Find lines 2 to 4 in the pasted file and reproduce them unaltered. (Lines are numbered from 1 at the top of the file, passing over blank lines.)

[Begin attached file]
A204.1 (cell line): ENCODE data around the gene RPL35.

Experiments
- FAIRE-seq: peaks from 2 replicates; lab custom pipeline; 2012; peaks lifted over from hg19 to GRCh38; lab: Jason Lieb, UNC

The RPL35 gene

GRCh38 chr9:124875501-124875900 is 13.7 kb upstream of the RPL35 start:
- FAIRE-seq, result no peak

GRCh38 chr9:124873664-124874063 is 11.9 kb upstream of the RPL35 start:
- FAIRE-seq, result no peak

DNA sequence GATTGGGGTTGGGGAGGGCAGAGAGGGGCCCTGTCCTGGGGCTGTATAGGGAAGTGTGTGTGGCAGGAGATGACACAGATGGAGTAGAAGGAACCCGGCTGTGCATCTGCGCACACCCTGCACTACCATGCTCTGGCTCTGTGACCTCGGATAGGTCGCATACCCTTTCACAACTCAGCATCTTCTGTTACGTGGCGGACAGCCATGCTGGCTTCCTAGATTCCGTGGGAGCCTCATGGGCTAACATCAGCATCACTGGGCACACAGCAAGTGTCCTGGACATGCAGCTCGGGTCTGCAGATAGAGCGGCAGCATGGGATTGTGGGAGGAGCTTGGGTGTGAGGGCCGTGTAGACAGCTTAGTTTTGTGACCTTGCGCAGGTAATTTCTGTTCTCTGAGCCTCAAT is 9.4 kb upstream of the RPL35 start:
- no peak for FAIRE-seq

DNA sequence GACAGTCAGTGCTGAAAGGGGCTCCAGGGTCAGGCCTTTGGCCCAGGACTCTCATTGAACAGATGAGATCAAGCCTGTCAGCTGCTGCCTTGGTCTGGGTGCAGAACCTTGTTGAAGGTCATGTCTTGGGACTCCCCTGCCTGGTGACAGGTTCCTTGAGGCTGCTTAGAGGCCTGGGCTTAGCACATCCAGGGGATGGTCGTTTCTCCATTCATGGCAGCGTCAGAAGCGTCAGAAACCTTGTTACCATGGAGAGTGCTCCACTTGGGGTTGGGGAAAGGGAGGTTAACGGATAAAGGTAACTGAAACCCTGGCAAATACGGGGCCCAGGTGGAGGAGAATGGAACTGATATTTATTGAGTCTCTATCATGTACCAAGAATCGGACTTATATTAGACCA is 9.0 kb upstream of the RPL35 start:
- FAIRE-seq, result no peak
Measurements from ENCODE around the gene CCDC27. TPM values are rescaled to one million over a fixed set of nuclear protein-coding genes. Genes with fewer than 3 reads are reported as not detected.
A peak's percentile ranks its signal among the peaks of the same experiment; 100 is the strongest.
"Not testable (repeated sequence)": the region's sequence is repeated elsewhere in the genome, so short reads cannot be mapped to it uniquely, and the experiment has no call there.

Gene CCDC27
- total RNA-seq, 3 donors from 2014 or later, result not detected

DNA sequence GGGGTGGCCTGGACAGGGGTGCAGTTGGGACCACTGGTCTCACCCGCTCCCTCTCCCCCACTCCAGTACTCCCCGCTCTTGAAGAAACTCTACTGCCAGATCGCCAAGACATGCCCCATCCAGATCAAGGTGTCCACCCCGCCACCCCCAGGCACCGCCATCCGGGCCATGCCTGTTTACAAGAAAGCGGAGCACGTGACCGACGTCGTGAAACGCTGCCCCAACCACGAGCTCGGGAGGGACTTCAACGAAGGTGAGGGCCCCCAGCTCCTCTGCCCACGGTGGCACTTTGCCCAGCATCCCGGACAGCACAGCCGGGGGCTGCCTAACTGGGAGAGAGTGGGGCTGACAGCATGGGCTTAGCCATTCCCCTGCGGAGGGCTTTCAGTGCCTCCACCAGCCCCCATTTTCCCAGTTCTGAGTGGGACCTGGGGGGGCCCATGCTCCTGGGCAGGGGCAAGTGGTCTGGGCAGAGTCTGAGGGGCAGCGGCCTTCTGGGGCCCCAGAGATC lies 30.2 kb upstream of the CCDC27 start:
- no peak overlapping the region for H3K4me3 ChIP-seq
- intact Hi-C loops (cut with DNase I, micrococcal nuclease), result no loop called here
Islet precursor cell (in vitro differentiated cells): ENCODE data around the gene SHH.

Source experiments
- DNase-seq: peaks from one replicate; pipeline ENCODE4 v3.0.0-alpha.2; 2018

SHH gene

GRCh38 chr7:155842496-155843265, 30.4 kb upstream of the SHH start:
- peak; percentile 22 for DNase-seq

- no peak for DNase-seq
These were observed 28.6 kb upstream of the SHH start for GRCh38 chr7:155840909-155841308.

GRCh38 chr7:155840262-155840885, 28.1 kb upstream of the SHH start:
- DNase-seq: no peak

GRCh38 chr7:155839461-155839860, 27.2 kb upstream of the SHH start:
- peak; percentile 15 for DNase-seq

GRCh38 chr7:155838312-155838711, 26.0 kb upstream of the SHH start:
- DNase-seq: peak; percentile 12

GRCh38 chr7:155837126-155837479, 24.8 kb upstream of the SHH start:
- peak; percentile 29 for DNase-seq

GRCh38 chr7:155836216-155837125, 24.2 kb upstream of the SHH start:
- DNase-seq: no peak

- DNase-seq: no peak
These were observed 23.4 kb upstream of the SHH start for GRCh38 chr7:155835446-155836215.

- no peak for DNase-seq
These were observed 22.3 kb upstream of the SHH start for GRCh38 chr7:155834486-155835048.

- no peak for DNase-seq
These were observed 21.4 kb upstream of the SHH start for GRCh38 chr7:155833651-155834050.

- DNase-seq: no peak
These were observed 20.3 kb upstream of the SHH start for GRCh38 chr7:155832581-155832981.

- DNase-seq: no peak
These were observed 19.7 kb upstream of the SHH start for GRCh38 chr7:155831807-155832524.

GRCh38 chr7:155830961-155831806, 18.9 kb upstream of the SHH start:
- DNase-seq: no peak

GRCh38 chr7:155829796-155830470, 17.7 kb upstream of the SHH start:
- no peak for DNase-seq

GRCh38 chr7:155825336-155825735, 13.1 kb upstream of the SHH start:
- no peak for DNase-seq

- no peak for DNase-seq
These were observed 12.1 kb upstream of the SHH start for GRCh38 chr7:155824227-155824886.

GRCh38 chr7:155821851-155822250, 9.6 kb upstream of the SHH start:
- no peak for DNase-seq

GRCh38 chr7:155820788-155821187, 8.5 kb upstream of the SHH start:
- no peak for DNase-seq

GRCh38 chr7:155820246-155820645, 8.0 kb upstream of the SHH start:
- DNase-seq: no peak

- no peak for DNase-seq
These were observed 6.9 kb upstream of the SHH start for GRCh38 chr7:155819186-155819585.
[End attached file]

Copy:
Experiments
- FAIRE-seq: peaks from 2 replicates; lab custom pipeline; 2012; peaks lifted over from hg19 to GRCh38; lab: Jason Lieb, UNC

The RPL35 gene